While I recognize that the Legislature's proscription of "unnatural carnal copulation" has been relatively unvaried since the statute prohibiting it was first enacted in 1805, I submit that the majority's reliance upon such precedent is inapposite for two reasons. First, as I have already noted the offense with which we are concerned today is that of criminal solicitation and not the prohibition against "unlawful carnal copulation" itself. Second, we are not here concerned with the "crime against nature" statute's perhaps antiquated lineage, but rather with whether the statute is sound in light of the legal precepts and principles embodied in our 1974 Constitution. When the Telsee factors mentioned by the majority are actually applied to the sentencing provision of LSA-R.S. 14:89 (A)(2), the inescapable conclusion is that the Legislature's prescribed sentence range is unconstitutionally excessive.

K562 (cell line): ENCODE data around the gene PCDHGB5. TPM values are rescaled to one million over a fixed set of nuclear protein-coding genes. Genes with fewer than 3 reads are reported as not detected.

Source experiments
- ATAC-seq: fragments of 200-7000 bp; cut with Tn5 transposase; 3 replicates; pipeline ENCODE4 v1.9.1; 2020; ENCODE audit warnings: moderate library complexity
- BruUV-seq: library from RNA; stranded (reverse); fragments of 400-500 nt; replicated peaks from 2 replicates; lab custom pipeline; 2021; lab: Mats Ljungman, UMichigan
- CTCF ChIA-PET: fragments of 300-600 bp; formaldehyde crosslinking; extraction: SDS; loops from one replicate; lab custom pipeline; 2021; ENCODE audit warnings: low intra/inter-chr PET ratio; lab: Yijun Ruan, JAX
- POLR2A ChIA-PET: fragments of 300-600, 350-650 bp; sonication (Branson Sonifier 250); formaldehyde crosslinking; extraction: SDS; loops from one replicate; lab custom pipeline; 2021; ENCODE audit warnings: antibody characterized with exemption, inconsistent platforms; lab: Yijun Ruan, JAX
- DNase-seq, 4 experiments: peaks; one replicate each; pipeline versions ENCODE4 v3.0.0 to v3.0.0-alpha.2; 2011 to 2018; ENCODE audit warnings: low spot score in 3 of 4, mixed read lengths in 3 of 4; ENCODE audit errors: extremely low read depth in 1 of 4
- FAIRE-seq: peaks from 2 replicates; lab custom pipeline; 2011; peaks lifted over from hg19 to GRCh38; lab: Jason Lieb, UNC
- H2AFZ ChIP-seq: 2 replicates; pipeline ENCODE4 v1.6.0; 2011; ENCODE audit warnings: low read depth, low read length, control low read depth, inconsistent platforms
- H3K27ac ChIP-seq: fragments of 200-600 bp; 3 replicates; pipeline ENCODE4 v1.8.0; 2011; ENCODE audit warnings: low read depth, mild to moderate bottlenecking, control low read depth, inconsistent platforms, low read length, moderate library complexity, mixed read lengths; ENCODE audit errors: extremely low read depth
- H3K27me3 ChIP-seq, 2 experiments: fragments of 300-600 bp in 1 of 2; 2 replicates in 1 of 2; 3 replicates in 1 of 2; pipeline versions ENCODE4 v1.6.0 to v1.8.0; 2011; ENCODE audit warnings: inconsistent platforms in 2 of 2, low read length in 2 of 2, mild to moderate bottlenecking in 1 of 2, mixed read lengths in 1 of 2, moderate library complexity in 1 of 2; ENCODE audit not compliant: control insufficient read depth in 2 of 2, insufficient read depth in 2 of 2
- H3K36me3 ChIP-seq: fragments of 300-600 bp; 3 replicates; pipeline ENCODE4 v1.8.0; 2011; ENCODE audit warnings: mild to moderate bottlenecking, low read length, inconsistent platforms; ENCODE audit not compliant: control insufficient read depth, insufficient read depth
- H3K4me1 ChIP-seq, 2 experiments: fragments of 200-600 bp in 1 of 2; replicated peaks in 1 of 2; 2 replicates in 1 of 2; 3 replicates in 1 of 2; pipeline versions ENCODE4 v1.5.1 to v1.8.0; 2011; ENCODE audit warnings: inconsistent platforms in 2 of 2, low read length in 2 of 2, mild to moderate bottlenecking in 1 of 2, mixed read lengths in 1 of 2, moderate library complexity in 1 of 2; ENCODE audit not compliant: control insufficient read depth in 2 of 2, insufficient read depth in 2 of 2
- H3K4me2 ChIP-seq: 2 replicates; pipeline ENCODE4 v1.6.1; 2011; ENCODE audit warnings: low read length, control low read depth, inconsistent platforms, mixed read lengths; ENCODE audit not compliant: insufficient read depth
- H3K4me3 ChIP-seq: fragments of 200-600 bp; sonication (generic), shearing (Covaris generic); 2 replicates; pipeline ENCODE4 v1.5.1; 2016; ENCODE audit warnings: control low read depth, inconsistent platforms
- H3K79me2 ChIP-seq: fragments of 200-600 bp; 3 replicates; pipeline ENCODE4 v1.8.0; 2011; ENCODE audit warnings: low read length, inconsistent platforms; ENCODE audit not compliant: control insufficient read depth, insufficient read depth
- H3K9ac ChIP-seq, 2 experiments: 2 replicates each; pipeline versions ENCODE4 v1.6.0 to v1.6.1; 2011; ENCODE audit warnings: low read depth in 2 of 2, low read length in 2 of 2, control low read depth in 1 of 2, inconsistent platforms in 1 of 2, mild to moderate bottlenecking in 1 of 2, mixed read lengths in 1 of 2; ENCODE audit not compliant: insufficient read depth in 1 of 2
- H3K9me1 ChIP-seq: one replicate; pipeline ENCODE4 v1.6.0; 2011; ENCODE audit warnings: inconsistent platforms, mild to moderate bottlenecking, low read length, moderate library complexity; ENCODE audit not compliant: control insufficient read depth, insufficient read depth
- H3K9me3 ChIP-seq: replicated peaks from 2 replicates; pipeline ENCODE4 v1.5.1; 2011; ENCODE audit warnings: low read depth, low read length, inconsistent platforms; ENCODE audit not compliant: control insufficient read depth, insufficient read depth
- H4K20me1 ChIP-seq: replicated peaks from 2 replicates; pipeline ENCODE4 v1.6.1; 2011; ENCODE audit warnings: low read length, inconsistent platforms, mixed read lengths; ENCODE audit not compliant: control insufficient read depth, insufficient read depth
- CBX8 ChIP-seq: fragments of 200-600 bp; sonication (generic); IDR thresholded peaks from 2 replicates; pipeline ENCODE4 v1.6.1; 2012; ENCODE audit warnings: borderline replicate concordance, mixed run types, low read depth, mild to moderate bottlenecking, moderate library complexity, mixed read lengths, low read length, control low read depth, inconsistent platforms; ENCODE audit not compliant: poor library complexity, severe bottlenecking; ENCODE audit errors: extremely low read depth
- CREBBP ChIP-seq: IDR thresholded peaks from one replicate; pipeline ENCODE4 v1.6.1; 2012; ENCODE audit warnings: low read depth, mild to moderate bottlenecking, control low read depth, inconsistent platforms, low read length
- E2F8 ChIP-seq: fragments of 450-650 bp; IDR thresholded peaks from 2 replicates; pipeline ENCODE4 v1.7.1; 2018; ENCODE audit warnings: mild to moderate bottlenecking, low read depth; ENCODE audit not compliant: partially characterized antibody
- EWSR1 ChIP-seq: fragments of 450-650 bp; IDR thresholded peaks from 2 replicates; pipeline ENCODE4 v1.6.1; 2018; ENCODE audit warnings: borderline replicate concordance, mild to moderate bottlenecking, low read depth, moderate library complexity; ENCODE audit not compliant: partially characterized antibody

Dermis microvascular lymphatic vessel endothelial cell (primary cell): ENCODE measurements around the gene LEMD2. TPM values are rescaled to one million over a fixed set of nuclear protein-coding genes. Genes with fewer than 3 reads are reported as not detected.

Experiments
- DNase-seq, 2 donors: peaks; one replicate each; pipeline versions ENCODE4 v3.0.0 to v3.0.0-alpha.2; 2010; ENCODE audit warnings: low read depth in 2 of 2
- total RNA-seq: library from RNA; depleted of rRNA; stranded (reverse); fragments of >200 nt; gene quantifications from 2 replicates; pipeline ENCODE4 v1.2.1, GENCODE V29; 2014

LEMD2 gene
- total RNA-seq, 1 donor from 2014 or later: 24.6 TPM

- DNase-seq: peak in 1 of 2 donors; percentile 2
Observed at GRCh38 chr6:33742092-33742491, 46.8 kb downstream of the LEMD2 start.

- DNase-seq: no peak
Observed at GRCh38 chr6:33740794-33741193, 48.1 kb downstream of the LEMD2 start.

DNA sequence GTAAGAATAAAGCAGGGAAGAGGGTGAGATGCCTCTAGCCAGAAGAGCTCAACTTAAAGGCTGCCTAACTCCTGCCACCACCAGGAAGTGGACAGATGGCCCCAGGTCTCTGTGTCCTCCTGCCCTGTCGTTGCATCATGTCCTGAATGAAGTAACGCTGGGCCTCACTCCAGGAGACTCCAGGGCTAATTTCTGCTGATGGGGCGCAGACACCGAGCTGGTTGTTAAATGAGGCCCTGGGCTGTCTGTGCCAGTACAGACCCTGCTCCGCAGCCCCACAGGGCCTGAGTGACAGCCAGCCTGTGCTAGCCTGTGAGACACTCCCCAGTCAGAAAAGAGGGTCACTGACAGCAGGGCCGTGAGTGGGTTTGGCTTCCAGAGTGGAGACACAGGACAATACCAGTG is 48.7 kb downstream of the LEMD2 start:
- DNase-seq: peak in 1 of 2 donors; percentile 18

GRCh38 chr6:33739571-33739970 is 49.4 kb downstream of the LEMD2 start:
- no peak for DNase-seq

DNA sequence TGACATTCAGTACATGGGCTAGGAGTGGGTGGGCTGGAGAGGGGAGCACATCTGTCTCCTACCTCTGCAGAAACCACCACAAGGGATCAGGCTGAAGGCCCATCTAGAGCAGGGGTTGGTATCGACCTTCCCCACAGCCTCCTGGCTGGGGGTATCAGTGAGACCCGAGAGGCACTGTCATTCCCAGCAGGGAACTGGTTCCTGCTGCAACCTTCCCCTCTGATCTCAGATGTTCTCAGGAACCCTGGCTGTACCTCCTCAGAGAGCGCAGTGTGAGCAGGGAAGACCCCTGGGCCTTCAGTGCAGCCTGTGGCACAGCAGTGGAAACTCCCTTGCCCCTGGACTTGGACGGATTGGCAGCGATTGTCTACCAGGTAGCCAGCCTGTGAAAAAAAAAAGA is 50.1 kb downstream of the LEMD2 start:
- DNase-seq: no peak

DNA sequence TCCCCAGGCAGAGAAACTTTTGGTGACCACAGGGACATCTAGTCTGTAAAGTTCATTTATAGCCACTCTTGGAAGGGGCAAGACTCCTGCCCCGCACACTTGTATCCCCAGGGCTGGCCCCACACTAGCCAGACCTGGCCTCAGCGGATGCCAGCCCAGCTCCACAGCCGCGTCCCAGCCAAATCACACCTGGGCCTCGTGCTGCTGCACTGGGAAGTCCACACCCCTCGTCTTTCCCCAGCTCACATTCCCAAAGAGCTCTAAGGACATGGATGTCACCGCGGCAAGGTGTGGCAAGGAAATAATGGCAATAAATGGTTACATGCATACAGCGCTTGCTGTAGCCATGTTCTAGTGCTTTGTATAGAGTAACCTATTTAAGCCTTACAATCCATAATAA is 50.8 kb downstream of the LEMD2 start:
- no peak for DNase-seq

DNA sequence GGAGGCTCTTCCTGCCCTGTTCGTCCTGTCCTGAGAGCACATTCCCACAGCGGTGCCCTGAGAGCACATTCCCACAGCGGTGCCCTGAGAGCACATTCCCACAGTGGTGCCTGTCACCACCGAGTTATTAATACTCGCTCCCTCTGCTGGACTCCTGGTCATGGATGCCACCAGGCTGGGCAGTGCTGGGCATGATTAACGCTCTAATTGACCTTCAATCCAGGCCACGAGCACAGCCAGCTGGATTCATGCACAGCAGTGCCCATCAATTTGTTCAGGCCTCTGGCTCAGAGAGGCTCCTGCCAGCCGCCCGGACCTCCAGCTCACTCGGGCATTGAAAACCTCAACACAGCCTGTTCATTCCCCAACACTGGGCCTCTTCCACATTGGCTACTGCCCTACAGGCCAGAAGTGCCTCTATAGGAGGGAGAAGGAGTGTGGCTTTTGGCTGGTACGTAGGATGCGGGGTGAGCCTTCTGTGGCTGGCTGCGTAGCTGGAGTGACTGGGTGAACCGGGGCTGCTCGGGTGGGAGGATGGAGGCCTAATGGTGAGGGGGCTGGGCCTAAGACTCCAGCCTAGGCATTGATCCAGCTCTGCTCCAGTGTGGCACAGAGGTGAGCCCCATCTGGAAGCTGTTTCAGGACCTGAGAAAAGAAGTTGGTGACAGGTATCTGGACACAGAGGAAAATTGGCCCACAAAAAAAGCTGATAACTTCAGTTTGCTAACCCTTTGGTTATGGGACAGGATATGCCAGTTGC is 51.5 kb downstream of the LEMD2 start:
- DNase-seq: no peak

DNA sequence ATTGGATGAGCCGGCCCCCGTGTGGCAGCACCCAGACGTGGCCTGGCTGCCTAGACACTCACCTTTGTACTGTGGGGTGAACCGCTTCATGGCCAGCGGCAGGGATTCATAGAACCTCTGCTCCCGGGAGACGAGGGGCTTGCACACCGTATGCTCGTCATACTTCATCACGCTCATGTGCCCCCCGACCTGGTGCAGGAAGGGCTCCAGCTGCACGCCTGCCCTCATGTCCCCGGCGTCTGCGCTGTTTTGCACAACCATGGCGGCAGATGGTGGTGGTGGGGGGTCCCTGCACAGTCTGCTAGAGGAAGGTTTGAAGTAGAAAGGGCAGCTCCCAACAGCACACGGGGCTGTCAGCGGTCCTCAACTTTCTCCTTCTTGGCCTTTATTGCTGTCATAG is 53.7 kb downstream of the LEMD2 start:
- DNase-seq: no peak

The offense with which the defendant in this case is charged, solicitation of "unlawful carnal copulation" for compensation, "falls within that family of common law offenses known as `inchoate offenses,' those offenses such as attempt or conspiracy which are incipient to the completion of an actual offense." City of Baton Rouge v. Ross, 94-0695, P. 7 (La. 4/28/95); ___ So.2d ___ ( Calogero, C.J., concurring) ( citations omitted) ( footnote omitted). As such, a mere overture or invitation by the defendant comprises the crime; whether in fact the intent to engage in "unnatural carnal copulation" ever comes to fruition is irrelevant to the solicitation offense. When we look at how our criminal code treats other such "inchoate" offenses, the disproportionate and excessive reach of LSA-R.S. 14:89 (A)(2)'s penal provision is manifest.